© By Stewart Parker
After the ‘botched birth’ of the 1798 rebellion, Henry Joy McCracken struggles to compose his last address to the people of Belfast before he hangs, and recalls the seven ages of his life, from youthful idealism to disillusionment and despair. Each age is presented in the style of a famous Irish writer, including Boucicault, Behan and Beckett. In the end, his last words are drowned out by the thump of a Lambeg drum.
(Henry Joy McCracken’s final speech)
Why would one place break your heart more than any other? A place the like of that? Brain-damaged and dangerous, continuously violating itself, a place of perpetual breakdown, incompatible voices, screeching obscenely through the smoky dark wet. Burnt out and still burning. Nerve damaged, pitiable. Frightening. As maddening and tiresome as any other poor cripple. And yet what would this poor fool not give to be able to walk freely again from Stranmillis down to Ann Street… cut through Pottinger’s Entry and down across the road for a drink in Peggy’s…to dander on down Waring Street……we can’t love it for what it is, only for what it might have been, if we’d got it right, if we’d made it whole.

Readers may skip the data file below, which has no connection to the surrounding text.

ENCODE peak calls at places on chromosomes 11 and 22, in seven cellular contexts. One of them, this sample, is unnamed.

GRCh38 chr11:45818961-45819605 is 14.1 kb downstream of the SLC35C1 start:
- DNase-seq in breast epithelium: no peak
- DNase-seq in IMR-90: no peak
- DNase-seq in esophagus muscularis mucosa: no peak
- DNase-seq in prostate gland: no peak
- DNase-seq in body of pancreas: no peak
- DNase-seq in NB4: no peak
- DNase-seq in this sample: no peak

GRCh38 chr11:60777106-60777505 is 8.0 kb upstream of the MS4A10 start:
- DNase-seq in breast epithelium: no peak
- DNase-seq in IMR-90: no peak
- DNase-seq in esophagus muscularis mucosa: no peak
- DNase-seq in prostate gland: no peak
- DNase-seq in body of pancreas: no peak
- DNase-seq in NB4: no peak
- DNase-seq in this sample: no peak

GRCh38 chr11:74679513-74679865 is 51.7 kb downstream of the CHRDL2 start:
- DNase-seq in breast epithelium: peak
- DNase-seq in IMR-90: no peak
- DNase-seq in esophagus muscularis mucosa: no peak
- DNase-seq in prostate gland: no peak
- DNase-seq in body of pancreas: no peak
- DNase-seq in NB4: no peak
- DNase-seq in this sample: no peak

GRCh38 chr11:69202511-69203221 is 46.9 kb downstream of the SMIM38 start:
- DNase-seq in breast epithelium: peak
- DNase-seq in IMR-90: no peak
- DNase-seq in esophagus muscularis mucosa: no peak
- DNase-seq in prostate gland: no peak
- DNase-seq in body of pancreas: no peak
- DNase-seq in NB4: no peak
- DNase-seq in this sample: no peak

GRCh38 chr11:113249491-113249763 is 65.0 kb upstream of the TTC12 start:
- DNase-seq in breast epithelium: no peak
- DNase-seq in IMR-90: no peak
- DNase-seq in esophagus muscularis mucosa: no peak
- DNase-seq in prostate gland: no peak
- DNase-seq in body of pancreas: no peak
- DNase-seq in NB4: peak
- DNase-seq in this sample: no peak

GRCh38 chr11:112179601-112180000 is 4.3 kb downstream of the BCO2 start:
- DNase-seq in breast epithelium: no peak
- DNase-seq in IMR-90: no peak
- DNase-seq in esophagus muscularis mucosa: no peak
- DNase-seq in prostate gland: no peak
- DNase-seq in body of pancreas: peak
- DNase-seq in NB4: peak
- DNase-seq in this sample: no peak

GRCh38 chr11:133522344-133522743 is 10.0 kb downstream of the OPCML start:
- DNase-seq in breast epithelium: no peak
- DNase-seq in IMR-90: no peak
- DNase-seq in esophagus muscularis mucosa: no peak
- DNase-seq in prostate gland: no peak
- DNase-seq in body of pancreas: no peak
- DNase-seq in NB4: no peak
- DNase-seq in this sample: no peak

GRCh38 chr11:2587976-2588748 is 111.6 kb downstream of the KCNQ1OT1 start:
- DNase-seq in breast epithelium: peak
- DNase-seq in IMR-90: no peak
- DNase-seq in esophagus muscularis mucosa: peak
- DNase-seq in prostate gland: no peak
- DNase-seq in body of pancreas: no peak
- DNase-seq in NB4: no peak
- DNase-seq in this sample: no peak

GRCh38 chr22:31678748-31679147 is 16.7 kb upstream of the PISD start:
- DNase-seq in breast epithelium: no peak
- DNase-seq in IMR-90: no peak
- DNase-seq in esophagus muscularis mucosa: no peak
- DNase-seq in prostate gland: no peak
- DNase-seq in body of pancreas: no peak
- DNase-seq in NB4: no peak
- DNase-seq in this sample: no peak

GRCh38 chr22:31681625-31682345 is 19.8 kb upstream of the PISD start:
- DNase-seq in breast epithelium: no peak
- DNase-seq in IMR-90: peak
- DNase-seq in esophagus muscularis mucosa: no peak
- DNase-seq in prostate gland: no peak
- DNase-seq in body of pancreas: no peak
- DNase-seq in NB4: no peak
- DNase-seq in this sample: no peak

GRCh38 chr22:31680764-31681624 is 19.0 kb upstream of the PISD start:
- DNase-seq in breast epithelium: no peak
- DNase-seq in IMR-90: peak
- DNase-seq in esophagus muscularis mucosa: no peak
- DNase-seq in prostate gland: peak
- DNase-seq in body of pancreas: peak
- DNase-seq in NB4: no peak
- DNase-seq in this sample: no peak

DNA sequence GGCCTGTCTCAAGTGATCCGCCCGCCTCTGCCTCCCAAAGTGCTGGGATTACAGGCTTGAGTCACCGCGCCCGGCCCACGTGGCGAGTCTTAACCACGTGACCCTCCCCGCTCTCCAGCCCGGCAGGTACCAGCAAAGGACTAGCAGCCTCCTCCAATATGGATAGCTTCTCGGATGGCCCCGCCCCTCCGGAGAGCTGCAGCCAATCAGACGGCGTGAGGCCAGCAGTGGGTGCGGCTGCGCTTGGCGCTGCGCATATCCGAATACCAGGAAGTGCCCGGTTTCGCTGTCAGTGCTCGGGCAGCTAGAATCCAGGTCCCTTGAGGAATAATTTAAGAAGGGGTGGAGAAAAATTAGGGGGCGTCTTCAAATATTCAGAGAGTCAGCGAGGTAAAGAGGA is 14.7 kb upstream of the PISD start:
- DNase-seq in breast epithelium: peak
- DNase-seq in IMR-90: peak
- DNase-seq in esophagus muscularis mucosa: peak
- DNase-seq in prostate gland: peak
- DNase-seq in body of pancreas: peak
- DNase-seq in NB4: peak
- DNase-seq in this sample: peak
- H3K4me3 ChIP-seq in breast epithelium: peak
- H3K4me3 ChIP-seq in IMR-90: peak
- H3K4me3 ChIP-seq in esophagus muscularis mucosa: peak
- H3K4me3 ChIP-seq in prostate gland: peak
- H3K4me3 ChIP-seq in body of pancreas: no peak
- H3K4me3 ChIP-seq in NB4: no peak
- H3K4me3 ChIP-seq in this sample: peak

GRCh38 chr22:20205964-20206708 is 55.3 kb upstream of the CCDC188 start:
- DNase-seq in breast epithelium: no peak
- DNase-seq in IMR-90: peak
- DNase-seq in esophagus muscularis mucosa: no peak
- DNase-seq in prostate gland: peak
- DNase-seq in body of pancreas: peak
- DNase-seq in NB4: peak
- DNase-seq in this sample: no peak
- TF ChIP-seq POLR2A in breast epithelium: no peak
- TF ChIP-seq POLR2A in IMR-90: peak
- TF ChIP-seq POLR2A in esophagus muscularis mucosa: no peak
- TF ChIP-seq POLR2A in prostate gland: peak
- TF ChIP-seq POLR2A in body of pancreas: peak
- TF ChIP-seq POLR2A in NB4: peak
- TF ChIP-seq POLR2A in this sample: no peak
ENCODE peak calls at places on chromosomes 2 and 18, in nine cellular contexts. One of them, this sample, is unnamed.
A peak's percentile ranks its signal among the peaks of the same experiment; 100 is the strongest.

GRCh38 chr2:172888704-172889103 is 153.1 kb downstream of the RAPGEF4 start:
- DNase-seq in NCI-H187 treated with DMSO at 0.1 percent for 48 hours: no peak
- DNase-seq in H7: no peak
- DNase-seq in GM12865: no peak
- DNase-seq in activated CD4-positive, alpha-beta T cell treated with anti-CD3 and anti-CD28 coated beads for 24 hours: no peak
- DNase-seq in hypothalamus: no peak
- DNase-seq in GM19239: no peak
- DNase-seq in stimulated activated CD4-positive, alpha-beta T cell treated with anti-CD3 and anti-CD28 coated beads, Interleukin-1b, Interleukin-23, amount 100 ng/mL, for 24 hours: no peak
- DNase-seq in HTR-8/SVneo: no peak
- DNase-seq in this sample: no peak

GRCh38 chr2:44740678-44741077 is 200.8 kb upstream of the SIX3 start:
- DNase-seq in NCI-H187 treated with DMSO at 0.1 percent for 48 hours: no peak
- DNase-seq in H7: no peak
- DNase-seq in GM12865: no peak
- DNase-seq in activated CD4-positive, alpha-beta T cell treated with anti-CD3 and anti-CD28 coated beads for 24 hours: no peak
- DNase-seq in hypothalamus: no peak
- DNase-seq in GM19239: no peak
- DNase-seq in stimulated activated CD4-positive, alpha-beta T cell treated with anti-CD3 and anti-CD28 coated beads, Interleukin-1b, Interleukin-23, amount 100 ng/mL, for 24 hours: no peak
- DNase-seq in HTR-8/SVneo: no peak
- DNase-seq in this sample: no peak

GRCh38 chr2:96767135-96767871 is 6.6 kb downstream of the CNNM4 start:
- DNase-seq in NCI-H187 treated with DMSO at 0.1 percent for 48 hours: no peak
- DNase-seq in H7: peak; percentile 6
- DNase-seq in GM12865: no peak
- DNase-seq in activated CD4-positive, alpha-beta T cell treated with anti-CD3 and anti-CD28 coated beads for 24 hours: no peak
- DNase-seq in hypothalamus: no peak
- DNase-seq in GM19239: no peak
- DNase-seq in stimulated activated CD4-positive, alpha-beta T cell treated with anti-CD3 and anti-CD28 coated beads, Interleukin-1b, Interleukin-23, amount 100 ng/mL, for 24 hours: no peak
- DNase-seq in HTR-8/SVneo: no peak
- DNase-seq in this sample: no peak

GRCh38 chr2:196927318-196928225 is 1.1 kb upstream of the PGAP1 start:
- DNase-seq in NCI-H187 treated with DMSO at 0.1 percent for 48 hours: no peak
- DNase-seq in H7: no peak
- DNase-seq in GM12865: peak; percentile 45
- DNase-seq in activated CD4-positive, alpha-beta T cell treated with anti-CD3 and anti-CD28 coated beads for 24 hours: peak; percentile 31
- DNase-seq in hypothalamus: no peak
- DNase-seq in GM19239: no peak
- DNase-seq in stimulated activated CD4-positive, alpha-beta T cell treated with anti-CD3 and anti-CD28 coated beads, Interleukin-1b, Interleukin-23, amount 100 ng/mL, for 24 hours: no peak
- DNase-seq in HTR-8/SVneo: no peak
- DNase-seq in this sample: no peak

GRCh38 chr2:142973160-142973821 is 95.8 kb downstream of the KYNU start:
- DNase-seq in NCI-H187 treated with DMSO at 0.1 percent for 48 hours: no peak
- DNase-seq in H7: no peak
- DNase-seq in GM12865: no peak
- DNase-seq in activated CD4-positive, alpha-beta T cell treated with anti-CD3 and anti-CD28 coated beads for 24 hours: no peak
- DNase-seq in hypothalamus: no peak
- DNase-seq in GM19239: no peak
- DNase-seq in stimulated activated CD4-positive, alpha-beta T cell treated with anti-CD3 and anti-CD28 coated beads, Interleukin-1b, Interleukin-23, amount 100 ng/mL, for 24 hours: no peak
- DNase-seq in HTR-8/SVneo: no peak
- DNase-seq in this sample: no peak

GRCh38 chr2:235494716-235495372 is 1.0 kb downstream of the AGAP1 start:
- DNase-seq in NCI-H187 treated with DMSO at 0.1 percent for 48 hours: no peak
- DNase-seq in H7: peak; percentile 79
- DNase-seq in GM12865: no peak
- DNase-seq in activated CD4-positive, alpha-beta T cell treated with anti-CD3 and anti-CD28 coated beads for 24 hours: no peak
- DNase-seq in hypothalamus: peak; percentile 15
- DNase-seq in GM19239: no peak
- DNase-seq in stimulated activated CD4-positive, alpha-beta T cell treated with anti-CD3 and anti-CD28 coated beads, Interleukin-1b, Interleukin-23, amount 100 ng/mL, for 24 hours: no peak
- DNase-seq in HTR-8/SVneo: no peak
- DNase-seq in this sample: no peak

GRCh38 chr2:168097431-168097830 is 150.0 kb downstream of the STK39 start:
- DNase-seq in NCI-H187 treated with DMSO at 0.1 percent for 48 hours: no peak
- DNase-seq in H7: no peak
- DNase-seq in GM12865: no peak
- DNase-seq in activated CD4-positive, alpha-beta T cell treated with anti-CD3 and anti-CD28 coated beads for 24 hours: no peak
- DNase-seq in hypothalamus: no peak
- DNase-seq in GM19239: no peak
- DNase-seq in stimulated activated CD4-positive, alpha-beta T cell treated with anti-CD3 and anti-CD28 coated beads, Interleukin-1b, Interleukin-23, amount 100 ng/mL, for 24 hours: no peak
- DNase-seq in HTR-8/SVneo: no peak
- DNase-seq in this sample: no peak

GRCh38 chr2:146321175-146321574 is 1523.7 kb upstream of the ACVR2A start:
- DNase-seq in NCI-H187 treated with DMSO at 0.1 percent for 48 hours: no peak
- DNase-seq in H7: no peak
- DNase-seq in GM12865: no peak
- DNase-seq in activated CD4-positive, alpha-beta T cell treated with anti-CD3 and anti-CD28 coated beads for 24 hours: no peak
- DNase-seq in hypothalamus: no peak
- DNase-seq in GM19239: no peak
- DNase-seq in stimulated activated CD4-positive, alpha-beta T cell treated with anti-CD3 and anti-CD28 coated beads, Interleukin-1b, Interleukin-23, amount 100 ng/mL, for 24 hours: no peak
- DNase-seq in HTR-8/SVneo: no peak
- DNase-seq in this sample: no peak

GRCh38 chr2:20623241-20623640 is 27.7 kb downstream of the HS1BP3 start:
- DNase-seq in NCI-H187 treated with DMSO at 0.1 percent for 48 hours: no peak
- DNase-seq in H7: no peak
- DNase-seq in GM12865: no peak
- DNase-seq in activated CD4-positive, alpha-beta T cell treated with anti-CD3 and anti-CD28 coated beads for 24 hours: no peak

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As the Troubles’ relentless cycle of killings continued throughout the 1980s, ‘playing out the same demented comedy of terrors from generation to generation’, Stewart Parker turned to the ‘malignant legends’ of history in which he believed the North was trapped.
This play returns to the ‘Golden Age’ of late 18th century Belfast, when the city had been a harbinger of radical thought.
Parker wanted to challenge loyalist and nationalist notions of the past: to reveal how the origins of militant republicanism - in one of those ironies of Irish history - lay in the same protestant community that now adamantly opposed Irish sovereignty in the North.
Lyric Theatre Belfast , 7 November 1984
Field Day & Tinderbox Theatre Companies, Belfast 1998
‘...theatrical highlight of the Festival is a revival of Stewart Parker’s Northern Star, jointly produced by the Field Day and Tinderbox companies and directed by Stephen Rea. Parker’s play, which focuses on the role of Belfast dissenter Henry Joy McCracken (Conleth Hill) in the United Irishmen’s uprising of 1798, gains in power by being staged in that rising’s bicentennial year and in that same First Presbyterian Church in Rosemary Street where McCracken and several of his fellows worshipped.’
Ian Shuttleworth - Financial Times.